He said his throat was sore and he had a tacky cough.

“I thought, ‘I wonder if I am coming down with the COVID.’ And I got a text later that day from a relative that attended that event that was sent out from the Saline County Health Department that said anybody who attended the visitation or who had gone to the funeral or funeral dinner the next day had been exposed,” he said. “Somebody there was sick and subsequently came down with it.”

He said he called into the emergency department at Memorial Hospital and the next day he and his wife Pat were tested.

“She wasn’t feeling ill at that time,” he said. 

Two days later his test results came back positive. Pat’s came back the next day as negative. 

“By this time she began to feel bad,” he said. 

She went back for a second test and it was positive. 

He said her symptoms started with the sore throat, hacking cough, aches and fever.

“I think my wife had it a little bit heavier than I did in some respects,” he said.

He didn’t suffer from a lack of taste or smell but she did.

On Friday of last week, over a month later, he said that he was almost over it and Pat was about 80 percent over the virus. 

The fever temperature ranged rom 99 to over 100.5.

By July 14 he was feeling better but they both went to the hospital for more tests. Pat was more breathless and was huffing and puffing.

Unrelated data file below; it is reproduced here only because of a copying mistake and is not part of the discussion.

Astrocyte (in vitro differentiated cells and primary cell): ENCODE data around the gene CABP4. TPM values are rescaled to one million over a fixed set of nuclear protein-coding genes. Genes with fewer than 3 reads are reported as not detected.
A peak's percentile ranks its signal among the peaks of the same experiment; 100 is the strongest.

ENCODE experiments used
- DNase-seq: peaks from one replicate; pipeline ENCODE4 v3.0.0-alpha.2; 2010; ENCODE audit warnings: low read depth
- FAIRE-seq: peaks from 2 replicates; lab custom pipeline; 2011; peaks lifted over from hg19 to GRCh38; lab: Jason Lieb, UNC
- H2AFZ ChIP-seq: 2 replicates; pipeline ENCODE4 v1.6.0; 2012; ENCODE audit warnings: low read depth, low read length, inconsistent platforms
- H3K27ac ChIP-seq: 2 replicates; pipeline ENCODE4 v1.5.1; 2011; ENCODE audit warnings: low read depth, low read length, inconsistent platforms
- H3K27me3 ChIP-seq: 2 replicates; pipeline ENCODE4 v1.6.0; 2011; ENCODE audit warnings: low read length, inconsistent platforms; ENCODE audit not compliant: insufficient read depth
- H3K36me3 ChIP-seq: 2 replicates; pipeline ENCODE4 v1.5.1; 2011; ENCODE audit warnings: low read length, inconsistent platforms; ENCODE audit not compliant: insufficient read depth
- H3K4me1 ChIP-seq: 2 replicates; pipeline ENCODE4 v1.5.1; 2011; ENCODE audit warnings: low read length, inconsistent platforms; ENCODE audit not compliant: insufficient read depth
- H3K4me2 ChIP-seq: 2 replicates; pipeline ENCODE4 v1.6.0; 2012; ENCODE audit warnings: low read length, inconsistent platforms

Twenty-one days after symptoms started, both were considered cured.

“I’ve improved but may still not be quite back to normal,” he said. “I may be 15, 20 yards off my drives (on the golf course). My wife likes to sleep more and rest. She is not recovering as well as I have.”

He said both feel a sense of “fogginess.”


The unknown

“There may be some things that are long lasting that we don’t know about yet,” he said. “We will know about it as the years go by.”

He said, in college he wrote a paper on Parkinson’s disease.

“It is believed that Parkinson’s was caused by the Spanish Flu in some cases,” he said of the influenza pandemic of 1918 and 1919. “The effects we are having now, may show up 10 years from now.

“My wife’s symptoms were different from mine. We don’t know the answers to all this yet,” Berkley said.

He said people constantly battle with forces external to the body that are trying to get into the body and make them sick.

“Human infections are constant,” he said. “Viruses happen to be intercellular. It can only live in another cell. It doesn’t have a life of its own. It gets its substance from the cell that it invades.”

Other organisms such as bacteria live outside of cells. 

“They live within the juices of our body but not within the cell,” he said. “The difference between bacteria and viruses is where they live within the body and how they affect us.”

He said the body has many good defense mechanisms. 

“The main one being the external surfaces of our body,” he said. “When you think of the external surface you think of your skin but external surface also involves the lining of the intestine.”